Again, if you've followed the league with a critical eye for any length of time, this isn't news. It covered up the dangers of repeated concussions; ferociously fought to properly compensate former players for the health issues they deal with in retirement that are almost certainly due to playing through traumatic brain injuries; allowed a horrific race-norming practice that minimized the brain trauma suffered by Black players relative to white players; banished a Black player for asking that his fellow Black citizens shouldn't be wantonly killed in the streets by agents of the state; and generally turns a blind eye to any and all mistreatment of women, including in its own league offices.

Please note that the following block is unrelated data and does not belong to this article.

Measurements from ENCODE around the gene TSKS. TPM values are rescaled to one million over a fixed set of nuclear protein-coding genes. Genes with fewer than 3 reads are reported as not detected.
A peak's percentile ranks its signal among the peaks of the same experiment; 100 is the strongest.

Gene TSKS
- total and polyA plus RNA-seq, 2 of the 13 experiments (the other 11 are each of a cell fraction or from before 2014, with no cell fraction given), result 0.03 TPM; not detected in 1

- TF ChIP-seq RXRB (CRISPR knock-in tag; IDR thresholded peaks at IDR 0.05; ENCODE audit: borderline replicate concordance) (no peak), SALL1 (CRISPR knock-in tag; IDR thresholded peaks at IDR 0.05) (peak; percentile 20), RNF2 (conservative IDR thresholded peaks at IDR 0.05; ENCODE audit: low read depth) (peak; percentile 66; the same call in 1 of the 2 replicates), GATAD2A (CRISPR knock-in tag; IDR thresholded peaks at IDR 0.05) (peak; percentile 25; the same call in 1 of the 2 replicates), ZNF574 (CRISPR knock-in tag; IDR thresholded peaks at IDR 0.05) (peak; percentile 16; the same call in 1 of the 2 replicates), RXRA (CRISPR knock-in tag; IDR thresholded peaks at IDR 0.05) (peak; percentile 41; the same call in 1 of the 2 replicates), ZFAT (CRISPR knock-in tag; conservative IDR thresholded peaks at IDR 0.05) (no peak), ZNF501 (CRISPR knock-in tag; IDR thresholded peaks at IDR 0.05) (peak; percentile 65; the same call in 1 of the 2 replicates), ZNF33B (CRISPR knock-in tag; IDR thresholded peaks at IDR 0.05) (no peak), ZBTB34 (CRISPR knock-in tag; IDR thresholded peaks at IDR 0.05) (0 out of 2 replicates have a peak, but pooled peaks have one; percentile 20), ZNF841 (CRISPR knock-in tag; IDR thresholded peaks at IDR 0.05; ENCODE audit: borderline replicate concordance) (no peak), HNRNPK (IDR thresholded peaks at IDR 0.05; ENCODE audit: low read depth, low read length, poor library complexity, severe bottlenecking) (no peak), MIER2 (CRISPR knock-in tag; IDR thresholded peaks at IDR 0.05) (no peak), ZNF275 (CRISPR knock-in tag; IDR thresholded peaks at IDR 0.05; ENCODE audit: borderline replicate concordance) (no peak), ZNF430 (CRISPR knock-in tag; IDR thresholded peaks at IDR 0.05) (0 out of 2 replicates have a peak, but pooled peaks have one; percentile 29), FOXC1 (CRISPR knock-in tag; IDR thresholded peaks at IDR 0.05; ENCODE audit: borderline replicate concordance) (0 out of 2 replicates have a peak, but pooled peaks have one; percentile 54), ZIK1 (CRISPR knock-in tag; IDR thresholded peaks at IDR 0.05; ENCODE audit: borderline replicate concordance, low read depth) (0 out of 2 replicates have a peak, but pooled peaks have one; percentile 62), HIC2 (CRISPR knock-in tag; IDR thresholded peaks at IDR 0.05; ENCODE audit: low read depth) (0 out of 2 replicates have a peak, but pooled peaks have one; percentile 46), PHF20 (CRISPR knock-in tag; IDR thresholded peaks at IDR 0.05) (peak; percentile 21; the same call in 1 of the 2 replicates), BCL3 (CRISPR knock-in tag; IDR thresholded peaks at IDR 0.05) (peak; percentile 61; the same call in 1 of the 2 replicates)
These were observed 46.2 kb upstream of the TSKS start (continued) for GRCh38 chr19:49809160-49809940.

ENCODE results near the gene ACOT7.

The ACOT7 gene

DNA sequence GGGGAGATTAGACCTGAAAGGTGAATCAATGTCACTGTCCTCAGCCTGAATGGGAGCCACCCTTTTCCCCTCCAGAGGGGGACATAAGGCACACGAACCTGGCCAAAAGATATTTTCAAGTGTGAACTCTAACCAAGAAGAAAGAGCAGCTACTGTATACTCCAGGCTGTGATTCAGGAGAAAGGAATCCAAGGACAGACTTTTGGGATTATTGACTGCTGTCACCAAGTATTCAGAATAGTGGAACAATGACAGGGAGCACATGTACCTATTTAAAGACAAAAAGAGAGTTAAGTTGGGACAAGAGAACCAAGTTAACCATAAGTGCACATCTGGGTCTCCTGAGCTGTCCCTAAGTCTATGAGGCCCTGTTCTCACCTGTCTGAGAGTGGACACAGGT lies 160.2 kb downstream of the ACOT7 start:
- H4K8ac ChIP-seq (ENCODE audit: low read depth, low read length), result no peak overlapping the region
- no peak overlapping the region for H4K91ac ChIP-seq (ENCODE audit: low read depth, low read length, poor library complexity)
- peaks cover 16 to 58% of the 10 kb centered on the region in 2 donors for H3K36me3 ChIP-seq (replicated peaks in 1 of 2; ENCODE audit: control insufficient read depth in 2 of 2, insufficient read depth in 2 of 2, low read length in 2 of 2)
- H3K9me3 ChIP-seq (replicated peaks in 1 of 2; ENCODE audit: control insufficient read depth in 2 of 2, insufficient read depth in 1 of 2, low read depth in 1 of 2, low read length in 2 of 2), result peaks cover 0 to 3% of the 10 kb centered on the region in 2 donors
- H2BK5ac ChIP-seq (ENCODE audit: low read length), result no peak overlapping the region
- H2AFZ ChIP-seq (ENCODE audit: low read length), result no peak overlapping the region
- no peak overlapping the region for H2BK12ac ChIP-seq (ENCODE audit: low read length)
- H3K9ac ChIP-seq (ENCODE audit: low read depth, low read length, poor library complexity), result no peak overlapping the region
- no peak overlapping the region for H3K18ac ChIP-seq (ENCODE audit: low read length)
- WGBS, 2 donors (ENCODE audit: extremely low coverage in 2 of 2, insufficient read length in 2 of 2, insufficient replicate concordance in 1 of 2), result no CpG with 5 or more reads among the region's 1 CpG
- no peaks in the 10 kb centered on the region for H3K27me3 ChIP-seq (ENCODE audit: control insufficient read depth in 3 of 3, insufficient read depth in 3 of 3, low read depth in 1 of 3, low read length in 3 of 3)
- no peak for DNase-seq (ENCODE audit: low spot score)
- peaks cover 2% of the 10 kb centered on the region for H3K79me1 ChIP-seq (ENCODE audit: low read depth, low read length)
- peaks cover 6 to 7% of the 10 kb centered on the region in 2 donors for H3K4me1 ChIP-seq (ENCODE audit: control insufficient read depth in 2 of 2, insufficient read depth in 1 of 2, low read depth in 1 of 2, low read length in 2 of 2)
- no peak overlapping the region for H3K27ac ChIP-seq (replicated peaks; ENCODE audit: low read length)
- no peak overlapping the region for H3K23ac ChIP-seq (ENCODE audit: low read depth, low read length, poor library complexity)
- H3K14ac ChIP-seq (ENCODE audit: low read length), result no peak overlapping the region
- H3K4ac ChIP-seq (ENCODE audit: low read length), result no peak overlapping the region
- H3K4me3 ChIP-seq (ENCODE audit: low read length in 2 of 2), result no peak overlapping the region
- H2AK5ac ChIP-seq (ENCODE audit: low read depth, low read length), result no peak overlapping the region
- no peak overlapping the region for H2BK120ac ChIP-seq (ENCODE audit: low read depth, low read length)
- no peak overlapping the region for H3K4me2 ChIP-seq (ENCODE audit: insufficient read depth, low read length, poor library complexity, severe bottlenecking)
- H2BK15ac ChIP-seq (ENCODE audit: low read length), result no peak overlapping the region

That's just a short list of recent examples.

This particular passage in the ESPN story lays it all out so starkly and should erase any doubt as to whether these franchise owners have any redeemable qualities or are working for a greater community good:

When asked whether his fellow owners would forgive Snyder for the team's financial woes and the toxic culture scandal if Snyder could build a new stadium, the owner quickly replied, "Yes."

Asked if Snyder is aware of that, the owner said, "Yes."

Thursday's extensive ESPN report on Daniel Snyder's increasingly cornered behavior spoke volumes about the rest of the NFL's team owners, too. (Geoff Burke-USA TODAY Sports)
Thursday's extensive ESPN report on Daniel Snyder's increasingly cornered behavior spoke volumes about the rest of the NFL's team owners, too. (Geoff Burke-USA TODAY Sports)